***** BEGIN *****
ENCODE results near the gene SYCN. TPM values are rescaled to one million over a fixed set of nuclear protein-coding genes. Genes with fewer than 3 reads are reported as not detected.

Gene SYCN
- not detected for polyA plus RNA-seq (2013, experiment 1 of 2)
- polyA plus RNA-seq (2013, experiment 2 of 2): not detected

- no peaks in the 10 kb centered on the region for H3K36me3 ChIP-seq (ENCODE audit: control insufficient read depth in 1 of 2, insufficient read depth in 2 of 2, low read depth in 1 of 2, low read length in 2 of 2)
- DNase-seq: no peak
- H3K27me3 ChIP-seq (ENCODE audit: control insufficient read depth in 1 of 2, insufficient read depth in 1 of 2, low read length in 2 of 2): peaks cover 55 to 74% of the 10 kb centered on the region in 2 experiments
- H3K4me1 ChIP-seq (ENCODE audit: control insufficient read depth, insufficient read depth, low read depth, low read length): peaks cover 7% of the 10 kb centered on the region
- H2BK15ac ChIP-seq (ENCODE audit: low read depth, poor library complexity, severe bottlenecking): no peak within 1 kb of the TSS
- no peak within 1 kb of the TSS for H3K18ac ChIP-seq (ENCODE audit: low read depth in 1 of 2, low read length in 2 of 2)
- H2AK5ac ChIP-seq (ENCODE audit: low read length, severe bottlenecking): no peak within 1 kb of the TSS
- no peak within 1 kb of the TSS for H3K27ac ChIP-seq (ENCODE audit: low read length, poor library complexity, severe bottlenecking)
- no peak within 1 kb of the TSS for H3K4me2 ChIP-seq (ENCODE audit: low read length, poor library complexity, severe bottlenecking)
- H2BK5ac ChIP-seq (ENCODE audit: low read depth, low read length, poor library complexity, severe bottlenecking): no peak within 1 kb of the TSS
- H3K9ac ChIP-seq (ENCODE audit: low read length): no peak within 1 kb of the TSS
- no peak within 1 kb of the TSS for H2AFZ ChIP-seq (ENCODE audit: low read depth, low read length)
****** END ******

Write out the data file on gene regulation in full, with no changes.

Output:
ENCODE results near the gene SYCN. TPM values are rescaled to one million over a fixed set of nuclear protein-coding genes. Genes with fewer than 3 reads are reported as not detected.

Gene SYCN
- not detected for polyA plus RNA-seq (2013, experiment 1 of 2)
- polyA plus RNA-seq (2013, experiment 2 of 2): not detected

- no peaks in the 10 kb centered on the region for H3K36me3 ChIP-seq (ENCODE audit: control insufficient read depth in 1 of 2, insufficient read depth in 2 of 2, low read depth in 1 of 2, low read length in 2 of 2)
- DNase-seq: no peak
- H3K27me3 ChIP-seq (ENCODE audit: control insufficient read depth in 1 of 2, insufficient read depth in 1 of 2, low read length in 2 of 2): peaks cover 55 to 74% of the 10 kb centered on the region in 2 experiments
- H3K4me1 ChIP-seq (ENCODE audit: control insufficient read depth, insufficient read depth, low read depth, low read length): peaks cover 7% of the 10 kb centered on the region
- H2BK15ac ChIP-seq (ENCODE audit: low read depth, poor library complexity, severe bottlenecking): no peak within 1 kb of the TSS
- no peak within 1 kb of the TSS for H3K18ac ChIP-seq (ENCODE audit: low read depth in 1 of 2, low read length in 2 of 2)
- H2AK5ac ChIP-seq (ENCODE audit: low read length, severe bottlenecking): no peak within 1 kb of the TSS
- no peak within 1 kb of the TSS for H3K27ac ChIP-seq (ENCODE audit: low read length, poor library complexity, severe bottlenecking)
- no peak within 1 kb of the TSS for H3K4me2 ChIP-seq (ENCODE audit: low read length, poor library complexity, severe bottlenecking)
- H2BK5ac ChIP-seq (ENCODE audit: low read depth, low read length, poor library complexity, severe bottlenecking): no peak within 1 kb of the TSS
- H3K9ac ChIP-seq (ENCODE audit: low read length): no peak within 1 kb of the TSS
- no peak within 1 kb of the TSS for H2AFZ ChIP-seq (ENCODE audit: low read depth, low read length)